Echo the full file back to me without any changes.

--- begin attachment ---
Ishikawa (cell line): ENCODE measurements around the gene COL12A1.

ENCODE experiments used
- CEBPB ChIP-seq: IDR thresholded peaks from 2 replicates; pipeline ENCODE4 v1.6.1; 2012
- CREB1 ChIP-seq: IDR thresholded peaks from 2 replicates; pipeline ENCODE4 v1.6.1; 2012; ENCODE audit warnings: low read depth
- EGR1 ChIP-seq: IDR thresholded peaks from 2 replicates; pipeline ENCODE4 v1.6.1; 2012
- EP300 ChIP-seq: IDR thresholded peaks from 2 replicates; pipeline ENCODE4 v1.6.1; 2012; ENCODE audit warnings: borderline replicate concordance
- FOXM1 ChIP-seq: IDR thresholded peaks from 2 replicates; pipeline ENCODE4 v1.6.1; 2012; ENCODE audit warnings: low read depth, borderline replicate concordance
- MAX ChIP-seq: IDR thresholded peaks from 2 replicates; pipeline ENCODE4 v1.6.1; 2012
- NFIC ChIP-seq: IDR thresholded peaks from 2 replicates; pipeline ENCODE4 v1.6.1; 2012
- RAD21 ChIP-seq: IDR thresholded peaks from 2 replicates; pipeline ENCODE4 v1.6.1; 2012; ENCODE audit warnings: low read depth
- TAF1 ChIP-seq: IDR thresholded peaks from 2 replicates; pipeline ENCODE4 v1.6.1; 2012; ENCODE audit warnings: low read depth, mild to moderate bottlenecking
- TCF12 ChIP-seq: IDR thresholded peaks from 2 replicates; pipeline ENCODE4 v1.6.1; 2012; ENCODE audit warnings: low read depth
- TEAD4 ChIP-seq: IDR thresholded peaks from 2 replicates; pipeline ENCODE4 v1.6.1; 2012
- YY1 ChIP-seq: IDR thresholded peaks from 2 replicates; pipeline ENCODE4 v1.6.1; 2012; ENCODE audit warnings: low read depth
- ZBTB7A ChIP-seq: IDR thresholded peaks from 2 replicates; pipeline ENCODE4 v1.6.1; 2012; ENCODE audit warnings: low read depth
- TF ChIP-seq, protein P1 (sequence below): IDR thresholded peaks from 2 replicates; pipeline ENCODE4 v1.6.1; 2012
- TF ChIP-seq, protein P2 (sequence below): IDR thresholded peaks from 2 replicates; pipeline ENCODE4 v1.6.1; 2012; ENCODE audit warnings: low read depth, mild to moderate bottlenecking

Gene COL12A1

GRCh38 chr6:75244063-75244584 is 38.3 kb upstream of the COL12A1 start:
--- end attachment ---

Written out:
Ishikawa (cell line): ENCODE measurements around the gene COL12A1.

ENCODE experiments used
- CEBPB ChIP-seq: IDR thresholded peaks from 2 replicates; pipeline ENCODE4 v1.6.1; 2012
- CREB1 ChIP-seq: IDR thresholded peaks from 2 replicates; pipeline ENCODE4 v1.6.1; 2012; ENCODE audit warnings: low read depth
- EGR1 ChIP-seq: IDR thresholded peaks from 2 replicates; pipeline ENCODE4 v1.6.1; 2012
- EP300 ChIP-seq: IDR thresholded peaks from 2 replicates; pipeline ENCODE4 v1.6.1; 2012; ENCODE audit warnings: borderline replicate concordance
- FOXM1 ChIP-seq: IDR thresholded peaks from 2 replicates; pipeline ENCODE4 v1.6.1; 2012; ENCODE audit warnings: low read depth, borderline replicate concordance
- MAX ChIP-seq: IDR thresholded peaks from 2 replicates; pipeline ENCODE4 v1.6.1; 2012
- NFIC ChIP-seq: IDR thresholded peaks from 2 replicates; pipeline ENCODE4 v1.6.1; 2012
- RAD21 ChIP-seq: IDR thresholded peaks from 2 replicates; pipeline ENCODE4 v1.6.1; 2012; ENCODE audit warnings: low read depth
- TAF1 ChIP-seq: IDR thresholded peaks from 2 replicates; pipeline ENCODE4 v1.6.1; 2012; ENCODE audit warnings: low read depth, mild to moderate bottlenecking
- TCF12 ChIP-seq: IDR thresholded peaks from 2 replicates; pipeline ENCODE4 v1.6.1; 2012; ENCODE audit warnings: low read depth
- TEAD4 ChIP-seq: IDR thresholded peaks from 2 replicates; pipeline ENCODE4 v1.6.1; 2012
- YY1 ChIP-seq: IDR thresholded peaks from 2 replicates; pipeline ENCODE4 v1.6.1; 2012; ENCODE audit warnings: low read depth
- ZBTB7A ChIP-seq: IDR thresholded peaks from 2 replicates; pipeline ENCODE4 v1.6.1; 2012; ENCODE audit warnings: low read depth
- TF ChIP-seq, protein P1 (sequence below): IDR thresholded peaks from 2 replicates; pipeline ENCODE4 v1.6.1; 2012
- TF ChIP-seq, protein P2 (sequence below): IDR thresholded peaks from 2 replicates; pipeline ENCODE4 v1.6.1; 2012; ENCODE audit warnings: low read depth, mild to moderate bottlenecking

Gene COL12A1

GRCh38 chr6:75244063-75244584 is 38.3 kb upstream of the COL12A1 start: